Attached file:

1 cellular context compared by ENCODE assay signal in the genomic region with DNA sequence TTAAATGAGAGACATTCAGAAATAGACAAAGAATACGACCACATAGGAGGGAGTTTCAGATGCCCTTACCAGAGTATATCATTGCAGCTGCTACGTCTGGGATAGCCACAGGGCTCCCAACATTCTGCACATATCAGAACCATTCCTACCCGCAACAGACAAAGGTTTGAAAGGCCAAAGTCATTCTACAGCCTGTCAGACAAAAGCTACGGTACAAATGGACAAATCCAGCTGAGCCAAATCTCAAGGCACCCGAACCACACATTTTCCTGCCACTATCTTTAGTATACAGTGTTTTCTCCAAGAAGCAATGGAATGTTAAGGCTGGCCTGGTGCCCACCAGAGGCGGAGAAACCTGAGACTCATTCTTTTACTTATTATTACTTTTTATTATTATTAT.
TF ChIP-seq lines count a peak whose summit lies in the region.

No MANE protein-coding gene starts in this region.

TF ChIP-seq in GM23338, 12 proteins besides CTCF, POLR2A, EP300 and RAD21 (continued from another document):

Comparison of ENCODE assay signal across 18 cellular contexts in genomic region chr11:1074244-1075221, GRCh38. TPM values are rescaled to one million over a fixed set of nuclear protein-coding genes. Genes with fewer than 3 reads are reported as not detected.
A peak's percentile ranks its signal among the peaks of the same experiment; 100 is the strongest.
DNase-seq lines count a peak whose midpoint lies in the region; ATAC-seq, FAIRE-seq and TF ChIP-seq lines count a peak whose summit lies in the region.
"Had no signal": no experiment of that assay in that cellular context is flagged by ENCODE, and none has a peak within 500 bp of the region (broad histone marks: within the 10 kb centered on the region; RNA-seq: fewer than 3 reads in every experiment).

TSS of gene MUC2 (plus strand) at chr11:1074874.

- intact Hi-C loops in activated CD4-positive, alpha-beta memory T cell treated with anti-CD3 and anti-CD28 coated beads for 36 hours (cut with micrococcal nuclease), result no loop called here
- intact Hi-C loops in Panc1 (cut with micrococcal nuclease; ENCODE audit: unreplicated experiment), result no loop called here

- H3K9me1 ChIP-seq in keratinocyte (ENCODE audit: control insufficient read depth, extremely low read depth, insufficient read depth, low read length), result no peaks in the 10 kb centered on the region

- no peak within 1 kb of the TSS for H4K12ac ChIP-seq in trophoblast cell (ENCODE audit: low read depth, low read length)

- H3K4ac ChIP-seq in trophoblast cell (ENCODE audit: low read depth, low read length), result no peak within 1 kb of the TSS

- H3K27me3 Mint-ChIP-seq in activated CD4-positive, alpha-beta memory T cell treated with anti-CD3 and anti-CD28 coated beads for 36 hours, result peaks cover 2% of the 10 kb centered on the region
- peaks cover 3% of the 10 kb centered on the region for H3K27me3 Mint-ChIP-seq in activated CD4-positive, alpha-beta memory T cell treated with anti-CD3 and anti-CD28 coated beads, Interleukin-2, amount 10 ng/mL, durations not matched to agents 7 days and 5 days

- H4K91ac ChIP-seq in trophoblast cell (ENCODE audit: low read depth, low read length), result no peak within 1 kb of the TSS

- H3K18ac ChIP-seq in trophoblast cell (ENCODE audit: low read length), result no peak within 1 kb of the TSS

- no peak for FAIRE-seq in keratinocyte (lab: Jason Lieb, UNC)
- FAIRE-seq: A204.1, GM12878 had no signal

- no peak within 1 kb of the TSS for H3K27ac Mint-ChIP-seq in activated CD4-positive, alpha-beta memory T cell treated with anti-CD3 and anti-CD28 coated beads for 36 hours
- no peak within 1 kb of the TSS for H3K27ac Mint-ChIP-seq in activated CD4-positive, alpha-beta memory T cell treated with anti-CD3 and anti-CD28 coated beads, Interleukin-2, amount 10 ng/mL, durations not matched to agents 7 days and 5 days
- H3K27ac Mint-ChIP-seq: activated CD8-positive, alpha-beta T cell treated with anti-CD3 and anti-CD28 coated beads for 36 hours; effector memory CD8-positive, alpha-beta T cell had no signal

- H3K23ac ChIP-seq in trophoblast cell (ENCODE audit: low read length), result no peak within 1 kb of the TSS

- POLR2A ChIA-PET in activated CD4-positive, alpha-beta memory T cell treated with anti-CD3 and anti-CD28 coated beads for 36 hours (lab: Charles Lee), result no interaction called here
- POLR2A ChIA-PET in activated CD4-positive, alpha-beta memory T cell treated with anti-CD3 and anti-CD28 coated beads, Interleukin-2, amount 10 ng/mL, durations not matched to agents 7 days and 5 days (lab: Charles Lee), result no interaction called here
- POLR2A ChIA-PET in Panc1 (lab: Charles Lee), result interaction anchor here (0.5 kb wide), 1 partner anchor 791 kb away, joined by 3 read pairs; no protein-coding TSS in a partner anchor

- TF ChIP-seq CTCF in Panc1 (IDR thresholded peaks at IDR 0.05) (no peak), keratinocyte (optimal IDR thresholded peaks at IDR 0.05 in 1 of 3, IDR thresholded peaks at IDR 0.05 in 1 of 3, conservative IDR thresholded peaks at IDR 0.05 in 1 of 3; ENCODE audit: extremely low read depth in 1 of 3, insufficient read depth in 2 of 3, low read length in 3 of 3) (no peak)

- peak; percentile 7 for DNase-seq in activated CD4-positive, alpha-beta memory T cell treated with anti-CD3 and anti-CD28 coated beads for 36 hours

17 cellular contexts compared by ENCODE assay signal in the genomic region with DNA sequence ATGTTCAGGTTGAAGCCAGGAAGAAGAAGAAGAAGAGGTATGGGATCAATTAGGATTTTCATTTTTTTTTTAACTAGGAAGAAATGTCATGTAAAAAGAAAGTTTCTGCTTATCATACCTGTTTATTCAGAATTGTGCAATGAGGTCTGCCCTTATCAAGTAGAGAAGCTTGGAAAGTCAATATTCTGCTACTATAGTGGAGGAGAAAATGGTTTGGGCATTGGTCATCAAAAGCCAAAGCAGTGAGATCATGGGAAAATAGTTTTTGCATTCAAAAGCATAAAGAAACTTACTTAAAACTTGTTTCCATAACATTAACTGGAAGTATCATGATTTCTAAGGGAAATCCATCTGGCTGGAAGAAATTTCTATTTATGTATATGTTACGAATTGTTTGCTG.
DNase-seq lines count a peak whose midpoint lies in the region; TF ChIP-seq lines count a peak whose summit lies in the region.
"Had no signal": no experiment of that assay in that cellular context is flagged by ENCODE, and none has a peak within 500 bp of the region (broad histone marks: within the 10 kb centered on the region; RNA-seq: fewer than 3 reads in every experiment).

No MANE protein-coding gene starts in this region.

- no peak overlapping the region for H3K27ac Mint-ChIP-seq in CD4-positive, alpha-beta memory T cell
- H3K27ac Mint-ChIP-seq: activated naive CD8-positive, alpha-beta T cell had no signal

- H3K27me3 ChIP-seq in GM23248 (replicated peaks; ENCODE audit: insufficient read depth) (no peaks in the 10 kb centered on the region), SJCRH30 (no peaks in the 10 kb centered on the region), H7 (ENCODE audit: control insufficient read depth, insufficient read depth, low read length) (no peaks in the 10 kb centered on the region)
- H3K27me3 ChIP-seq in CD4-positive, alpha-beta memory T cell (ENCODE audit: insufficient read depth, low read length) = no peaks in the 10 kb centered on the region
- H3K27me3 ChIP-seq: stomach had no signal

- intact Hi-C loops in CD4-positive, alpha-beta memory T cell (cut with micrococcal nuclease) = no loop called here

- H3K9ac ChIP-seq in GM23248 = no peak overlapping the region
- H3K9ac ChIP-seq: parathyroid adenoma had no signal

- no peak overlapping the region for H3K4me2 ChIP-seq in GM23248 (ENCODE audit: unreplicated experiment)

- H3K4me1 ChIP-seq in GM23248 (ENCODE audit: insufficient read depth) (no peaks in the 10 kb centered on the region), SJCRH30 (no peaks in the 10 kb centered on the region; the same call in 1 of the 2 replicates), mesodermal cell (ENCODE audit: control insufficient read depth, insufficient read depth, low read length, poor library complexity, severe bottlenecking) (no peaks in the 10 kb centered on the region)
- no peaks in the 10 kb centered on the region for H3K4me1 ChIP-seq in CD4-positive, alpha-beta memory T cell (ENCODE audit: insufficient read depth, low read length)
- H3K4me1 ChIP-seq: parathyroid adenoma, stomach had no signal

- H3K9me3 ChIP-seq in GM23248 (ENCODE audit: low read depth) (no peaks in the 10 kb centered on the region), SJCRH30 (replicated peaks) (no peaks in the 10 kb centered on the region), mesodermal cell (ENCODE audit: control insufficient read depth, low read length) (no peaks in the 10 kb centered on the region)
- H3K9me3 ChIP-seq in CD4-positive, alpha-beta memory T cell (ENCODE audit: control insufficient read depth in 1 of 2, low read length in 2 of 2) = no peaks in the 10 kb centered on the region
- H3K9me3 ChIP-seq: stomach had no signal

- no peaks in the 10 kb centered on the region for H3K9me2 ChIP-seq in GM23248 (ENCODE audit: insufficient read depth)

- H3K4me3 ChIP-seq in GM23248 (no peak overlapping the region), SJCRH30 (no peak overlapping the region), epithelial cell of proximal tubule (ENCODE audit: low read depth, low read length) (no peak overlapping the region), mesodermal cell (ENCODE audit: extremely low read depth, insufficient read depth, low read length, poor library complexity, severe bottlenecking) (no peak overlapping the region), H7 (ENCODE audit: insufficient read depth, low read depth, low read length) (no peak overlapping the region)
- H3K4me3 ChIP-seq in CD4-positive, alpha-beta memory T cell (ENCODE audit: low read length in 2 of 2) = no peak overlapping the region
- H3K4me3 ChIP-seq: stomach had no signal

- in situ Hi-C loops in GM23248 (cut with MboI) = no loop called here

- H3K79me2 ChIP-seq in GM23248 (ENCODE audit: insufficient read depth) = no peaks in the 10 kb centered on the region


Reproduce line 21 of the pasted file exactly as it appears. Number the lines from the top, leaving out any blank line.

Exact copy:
- no peak within 1 kb of the TSS for H3K27ac Mint-ChIP-seq in activated CD4-positive, alpha-beta memory T cell treated with anti-CD3 and anti-CD28 coated beads for 36 hours